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Why Are Primates Big-Brained? Researchers’ Answer Is Food for Thought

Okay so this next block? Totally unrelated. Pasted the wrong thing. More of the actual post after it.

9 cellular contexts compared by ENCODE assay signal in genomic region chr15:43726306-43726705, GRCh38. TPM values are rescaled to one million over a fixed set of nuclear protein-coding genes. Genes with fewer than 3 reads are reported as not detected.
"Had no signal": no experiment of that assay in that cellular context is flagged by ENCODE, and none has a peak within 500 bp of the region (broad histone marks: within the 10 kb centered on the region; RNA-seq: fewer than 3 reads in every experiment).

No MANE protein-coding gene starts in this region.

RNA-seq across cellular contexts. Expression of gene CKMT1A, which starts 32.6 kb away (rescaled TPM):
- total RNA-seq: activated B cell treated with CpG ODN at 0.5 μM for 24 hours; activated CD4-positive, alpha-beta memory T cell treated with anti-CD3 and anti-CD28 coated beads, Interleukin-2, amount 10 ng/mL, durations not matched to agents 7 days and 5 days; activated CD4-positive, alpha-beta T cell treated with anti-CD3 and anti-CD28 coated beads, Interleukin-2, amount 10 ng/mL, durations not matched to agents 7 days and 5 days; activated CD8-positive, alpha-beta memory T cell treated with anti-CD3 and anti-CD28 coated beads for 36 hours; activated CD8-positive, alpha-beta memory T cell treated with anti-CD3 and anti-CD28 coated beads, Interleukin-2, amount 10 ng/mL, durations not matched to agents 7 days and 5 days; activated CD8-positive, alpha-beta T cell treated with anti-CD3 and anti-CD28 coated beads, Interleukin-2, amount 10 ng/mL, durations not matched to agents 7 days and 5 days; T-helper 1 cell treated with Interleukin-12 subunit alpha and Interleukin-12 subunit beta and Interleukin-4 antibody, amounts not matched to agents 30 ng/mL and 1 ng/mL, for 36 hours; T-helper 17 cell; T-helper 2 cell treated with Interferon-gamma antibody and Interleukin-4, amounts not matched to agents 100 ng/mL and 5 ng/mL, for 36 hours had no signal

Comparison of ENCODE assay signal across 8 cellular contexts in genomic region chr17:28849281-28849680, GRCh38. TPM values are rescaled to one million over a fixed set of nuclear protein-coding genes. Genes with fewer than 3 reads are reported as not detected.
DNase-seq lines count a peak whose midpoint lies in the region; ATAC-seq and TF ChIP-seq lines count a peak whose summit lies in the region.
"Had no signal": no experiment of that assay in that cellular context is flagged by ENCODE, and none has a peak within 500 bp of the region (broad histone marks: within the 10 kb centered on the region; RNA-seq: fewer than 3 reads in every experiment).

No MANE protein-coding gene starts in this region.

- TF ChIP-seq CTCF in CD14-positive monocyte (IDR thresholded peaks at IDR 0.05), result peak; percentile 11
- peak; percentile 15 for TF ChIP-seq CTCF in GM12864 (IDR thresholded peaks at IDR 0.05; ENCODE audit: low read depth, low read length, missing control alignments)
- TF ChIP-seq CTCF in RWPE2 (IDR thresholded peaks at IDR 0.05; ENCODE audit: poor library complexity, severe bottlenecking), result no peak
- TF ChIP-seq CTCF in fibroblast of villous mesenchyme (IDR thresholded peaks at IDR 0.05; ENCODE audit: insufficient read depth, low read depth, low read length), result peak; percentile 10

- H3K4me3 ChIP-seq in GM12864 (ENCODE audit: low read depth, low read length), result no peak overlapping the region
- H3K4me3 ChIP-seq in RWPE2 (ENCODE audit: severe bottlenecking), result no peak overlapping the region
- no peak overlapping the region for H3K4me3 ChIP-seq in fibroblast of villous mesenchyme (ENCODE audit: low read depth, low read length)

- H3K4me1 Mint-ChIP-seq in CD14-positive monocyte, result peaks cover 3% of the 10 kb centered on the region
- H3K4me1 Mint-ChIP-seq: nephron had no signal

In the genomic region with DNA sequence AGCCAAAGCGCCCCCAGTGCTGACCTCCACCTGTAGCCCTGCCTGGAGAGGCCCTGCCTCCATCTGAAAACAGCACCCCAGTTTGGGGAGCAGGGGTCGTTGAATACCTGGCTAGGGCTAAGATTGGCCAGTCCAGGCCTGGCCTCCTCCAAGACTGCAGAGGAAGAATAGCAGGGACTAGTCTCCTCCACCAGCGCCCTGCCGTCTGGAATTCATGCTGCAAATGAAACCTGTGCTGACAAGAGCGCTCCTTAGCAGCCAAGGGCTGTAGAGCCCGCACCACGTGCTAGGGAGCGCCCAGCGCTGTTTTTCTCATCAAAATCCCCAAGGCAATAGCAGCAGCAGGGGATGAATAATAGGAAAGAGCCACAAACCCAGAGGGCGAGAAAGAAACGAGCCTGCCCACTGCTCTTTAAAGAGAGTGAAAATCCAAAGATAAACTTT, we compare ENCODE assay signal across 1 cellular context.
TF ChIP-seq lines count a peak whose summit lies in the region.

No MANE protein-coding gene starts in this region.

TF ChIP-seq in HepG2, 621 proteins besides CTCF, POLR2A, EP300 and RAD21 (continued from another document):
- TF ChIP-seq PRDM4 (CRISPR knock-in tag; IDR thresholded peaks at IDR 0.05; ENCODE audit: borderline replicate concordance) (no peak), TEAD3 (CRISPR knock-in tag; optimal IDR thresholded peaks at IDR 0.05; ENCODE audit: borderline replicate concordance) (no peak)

Brain size in primates is predicted by diet, an analysis by a team of New York University anthropologists indicates. These results call into question “the social brain hypothesis,” which has posited that humans and other primates are big-brained due to factors pertaining to sociality. The findings, which appear in the journal Nature Ecology and Evolution, reinforce the notion that both human and non-human primate brain evolution may be driven by differences in feeding rather than in socialization. “Are humans and other primates big-brained because of social pressures and the need to think about and track our social relationships, as some have argued?” asks James Higham, an assistant professor in NYU’s Department of Anthropology and a co-author of the new analysis. “This has come to be the prevailing view, but our findings do not support it—in fact, our research points to other factors, namely diet.”

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